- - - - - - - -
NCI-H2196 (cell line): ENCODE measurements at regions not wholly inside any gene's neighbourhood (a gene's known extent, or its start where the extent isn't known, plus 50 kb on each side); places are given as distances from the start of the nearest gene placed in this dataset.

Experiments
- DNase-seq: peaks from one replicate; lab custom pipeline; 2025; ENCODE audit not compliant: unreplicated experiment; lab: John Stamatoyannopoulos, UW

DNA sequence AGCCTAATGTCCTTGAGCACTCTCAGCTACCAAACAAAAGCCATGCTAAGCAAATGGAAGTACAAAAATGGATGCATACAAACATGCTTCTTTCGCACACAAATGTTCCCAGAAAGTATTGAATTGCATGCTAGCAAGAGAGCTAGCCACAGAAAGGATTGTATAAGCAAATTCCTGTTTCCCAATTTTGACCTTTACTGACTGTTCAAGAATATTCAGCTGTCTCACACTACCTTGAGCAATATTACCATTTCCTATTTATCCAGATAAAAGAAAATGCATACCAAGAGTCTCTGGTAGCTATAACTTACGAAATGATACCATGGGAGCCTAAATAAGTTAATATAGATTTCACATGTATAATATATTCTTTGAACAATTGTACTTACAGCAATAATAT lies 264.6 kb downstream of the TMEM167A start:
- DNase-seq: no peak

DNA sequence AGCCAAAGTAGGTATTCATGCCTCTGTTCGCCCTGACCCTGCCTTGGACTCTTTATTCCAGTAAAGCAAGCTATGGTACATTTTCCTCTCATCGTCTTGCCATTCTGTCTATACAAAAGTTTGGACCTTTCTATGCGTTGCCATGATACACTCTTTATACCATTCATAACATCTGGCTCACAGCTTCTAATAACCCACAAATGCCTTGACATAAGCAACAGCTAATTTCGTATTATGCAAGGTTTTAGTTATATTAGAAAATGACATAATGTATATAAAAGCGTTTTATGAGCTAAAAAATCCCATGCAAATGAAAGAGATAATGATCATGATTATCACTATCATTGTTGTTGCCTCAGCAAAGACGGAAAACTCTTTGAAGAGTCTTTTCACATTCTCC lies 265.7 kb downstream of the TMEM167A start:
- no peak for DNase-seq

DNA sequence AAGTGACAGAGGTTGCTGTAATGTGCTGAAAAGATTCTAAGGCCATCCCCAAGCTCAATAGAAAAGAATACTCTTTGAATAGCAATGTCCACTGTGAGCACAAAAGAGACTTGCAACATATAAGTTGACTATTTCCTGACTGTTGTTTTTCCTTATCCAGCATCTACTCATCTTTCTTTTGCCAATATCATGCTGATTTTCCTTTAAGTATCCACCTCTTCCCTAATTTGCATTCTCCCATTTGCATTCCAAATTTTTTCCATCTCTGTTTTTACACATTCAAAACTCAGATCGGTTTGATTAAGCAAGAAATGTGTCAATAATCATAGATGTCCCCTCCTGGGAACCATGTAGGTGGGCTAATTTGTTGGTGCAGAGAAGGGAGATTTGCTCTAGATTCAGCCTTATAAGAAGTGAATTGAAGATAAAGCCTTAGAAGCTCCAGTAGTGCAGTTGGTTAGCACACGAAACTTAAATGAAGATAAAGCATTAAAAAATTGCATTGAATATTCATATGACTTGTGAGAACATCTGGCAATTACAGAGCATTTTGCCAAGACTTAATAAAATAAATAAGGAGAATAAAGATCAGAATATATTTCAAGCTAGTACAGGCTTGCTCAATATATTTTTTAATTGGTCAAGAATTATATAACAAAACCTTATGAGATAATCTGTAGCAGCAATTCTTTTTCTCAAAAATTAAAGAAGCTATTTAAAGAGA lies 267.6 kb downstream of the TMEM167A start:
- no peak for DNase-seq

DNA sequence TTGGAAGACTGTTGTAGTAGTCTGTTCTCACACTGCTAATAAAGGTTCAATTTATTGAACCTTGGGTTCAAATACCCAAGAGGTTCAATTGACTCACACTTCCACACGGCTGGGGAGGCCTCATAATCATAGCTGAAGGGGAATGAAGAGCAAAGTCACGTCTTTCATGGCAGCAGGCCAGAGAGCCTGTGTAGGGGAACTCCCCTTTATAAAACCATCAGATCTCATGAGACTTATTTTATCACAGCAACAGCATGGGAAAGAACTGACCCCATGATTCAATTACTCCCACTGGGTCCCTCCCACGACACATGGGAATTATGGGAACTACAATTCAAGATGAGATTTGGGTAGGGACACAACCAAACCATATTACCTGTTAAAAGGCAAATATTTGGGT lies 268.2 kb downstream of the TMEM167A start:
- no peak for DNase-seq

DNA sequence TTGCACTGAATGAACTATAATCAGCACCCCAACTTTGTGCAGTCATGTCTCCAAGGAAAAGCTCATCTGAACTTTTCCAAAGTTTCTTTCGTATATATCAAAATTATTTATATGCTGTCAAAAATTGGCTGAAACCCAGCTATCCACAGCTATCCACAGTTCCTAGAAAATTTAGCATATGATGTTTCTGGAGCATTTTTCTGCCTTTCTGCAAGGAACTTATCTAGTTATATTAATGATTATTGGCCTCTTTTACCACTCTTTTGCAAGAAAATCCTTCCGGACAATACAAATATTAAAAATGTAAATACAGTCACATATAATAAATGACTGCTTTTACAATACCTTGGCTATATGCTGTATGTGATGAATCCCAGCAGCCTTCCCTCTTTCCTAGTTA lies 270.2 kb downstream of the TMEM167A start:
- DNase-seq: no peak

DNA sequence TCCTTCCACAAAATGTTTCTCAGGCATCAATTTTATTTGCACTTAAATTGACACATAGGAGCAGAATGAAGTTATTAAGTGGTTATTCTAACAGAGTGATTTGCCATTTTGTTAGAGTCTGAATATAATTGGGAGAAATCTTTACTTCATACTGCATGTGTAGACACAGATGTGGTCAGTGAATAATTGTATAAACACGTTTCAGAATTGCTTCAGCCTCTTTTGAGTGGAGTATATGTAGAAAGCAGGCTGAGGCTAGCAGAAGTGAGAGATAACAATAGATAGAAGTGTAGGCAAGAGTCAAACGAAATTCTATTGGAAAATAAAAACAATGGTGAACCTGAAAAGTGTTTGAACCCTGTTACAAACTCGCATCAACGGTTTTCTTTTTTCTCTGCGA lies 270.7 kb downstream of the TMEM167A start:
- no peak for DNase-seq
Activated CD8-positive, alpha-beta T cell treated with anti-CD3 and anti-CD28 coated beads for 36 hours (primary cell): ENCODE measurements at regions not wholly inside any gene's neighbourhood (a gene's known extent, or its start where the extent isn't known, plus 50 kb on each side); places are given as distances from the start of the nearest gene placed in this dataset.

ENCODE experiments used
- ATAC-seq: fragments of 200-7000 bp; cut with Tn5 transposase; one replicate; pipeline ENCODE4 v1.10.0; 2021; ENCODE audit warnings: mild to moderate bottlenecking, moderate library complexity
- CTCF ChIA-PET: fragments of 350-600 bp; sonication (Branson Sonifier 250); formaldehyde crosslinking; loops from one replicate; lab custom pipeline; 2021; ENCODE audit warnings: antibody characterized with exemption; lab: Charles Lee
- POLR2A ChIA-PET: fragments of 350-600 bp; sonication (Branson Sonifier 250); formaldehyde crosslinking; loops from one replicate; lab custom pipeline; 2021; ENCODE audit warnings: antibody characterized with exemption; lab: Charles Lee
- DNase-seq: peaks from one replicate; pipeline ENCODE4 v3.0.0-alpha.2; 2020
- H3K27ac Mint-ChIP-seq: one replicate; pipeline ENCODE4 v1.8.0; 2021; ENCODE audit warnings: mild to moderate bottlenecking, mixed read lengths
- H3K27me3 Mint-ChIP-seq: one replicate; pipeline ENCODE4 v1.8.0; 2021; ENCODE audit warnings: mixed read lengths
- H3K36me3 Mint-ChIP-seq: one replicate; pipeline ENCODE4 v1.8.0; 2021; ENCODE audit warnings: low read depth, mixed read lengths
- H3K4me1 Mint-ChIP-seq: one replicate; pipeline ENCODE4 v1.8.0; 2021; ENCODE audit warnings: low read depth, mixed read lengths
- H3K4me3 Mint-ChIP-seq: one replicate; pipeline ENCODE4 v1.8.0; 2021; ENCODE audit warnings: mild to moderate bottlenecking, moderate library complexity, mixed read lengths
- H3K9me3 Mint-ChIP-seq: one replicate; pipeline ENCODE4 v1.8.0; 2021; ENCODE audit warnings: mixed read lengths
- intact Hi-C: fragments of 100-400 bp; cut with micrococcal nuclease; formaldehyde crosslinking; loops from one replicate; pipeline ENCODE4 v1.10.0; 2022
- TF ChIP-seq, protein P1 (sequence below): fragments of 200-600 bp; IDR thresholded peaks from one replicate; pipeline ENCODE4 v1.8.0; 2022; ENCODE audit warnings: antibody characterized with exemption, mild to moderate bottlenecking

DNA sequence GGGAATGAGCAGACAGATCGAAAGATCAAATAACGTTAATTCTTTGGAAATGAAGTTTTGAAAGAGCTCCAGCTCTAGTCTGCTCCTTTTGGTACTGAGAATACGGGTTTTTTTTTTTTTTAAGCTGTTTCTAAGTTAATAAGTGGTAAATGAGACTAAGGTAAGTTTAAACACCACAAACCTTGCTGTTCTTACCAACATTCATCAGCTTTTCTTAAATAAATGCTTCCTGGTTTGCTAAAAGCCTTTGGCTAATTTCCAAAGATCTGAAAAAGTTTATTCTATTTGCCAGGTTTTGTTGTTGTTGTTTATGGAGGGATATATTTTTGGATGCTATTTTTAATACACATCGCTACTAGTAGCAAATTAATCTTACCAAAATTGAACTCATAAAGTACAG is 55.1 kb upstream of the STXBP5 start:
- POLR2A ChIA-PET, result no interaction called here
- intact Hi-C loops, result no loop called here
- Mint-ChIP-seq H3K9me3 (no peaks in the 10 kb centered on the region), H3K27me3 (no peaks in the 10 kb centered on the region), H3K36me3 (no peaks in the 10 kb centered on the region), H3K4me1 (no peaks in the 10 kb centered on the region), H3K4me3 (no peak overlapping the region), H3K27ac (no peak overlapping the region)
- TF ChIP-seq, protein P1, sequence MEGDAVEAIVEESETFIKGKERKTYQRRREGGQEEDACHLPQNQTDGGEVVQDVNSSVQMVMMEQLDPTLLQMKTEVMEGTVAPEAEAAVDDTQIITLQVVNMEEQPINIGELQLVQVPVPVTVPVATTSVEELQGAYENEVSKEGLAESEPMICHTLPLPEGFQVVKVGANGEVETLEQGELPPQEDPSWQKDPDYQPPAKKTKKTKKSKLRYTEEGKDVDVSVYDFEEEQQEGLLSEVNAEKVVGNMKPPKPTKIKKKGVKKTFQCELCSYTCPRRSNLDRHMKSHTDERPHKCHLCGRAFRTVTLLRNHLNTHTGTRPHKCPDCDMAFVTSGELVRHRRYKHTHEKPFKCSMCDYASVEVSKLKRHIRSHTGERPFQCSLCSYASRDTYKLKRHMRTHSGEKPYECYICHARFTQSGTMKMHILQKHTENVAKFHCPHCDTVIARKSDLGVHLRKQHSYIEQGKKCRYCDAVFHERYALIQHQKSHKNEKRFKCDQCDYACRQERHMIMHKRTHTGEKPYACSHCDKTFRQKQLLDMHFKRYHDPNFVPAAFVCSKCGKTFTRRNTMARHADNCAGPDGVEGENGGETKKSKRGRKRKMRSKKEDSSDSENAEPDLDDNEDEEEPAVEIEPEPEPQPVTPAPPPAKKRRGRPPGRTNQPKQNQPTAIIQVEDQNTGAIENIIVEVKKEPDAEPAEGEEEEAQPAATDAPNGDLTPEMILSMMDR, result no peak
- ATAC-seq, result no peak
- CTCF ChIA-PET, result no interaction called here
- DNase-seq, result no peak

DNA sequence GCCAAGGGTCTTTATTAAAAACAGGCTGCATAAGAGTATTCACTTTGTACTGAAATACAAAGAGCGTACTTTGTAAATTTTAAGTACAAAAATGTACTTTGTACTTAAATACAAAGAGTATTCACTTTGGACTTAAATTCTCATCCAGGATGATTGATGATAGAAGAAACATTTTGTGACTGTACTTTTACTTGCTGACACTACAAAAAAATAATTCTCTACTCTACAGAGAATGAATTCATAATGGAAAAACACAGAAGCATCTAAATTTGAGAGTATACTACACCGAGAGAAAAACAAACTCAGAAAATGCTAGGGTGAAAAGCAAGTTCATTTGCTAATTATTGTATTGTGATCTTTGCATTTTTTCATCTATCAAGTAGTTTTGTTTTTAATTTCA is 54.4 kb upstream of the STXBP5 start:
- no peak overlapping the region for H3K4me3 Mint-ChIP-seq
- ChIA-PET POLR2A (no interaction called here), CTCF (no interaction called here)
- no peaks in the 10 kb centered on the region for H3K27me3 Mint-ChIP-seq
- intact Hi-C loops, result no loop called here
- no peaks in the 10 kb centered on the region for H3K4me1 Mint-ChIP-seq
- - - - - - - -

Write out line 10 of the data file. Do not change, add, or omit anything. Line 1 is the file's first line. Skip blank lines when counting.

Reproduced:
DNA sequence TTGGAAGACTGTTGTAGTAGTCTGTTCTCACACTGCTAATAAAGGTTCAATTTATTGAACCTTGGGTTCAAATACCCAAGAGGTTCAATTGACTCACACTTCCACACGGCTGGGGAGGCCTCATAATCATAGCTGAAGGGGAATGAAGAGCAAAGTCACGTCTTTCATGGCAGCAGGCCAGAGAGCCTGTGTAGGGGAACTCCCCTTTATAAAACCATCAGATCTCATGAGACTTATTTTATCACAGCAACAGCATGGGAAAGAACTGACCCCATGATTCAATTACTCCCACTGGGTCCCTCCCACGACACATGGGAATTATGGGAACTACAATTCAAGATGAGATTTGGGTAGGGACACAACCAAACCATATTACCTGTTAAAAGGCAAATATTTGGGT lies 268.2 kb downstream of the TMEM167A start: